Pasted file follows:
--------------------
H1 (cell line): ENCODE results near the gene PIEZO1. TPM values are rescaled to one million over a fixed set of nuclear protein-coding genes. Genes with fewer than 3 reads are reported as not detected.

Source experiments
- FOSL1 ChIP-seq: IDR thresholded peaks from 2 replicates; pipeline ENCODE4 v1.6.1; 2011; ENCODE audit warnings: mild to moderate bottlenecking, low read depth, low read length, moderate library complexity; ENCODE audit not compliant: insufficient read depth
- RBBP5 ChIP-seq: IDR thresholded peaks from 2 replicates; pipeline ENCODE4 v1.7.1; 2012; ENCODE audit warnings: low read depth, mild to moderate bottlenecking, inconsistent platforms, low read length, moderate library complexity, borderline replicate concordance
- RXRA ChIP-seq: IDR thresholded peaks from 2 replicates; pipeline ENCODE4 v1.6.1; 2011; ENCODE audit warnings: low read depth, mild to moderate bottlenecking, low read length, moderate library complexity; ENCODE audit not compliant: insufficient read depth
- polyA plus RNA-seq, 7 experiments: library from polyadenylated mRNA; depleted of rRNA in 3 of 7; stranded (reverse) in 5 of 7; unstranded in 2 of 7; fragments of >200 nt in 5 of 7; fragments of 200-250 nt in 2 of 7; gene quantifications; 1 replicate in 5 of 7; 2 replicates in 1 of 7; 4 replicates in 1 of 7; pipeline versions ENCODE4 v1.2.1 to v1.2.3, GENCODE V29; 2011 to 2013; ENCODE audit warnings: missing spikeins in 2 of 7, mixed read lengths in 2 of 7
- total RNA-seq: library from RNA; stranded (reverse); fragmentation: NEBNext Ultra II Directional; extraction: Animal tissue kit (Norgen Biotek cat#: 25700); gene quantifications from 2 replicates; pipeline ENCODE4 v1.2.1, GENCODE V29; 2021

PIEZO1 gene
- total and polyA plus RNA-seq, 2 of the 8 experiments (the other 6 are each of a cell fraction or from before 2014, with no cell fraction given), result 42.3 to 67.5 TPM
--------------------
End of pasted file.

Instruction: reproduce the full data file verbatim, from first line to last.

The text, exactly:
H1 (cell line): ENCODE results near the gene PIEZO1. TPM values are rescaled to one million over a fixed set of nuclear protein-coding genes. Genes with fewer than 3 reads are reported as not detected.

Source experiments
- FOSL1 ChIP-seq: IDR thresholded peaks from 2 replicates; pipeline ENCODE4 v1.6.1; 2011; ENCODE audit warnings: mild to moderate bottlenecking, low read depth, low read length, moderate library complexity; ENCODE audit not compliant: insufficient read depth
- RBBP5 ChIP-seq: IDR thresholded peaks from 2 replicates; pipeline ENCODE4 v1.7.1; 2012; ENCODE audit warnings: low read depth, mild to moderate bottlenecking, inconsistent platforms, low read length, moderate library complexity, borderline replicate concordance
- RXRA ChIP-seq: IDR thresholded peaks from 2 replicates; pipeline ENCODE4 v1.6.1; 2011; ENCODE audit warnings: low read depth, mild to moderate bottlenecking, low read length, moderate library complexity; ENCODE audit not compliant: insufficient read depth
- polyA plus RNA-seq, 7 experiments: library from polyadenylated mRNA; depleted of rRNA in 3 of 7; stranded (reverse) in 5 of 7; unstranded in 2 of 7; fragments of >200 nt in 5 of 7; fragments of 200-250 nt in 2 of 7; gene quantifications; 1 replicate in 5 of 7; 2 replicates in 1 of 7; 4 replicates in 1 of 7; pipeline versions ENCODE4 v1.2.1 to v1.2.3, GENCODE V29; 2011 to 2013; ENCODE audit warnings: missing spikeins in 2 of 7, mixed read lengths in 2 of 7
- total RNA-seq: library from RNA; stranded (reverse); fragmentation: NEBNext Ultra II Directional; extraction: Animal tissue kit (Norgen Biotek cat#: 25700); gene quantifications from 2 replicates; pipeline ENCODE4 v1.2.1, GENCODE V29; 2021

PIEZO1 gene
- total and polyA plus RNA-seq, 2 of the 8 experiments (the other 6 are each of a cell fraction or from before 2014, with no cell fraction given), result 42.3 to 67.5 TPM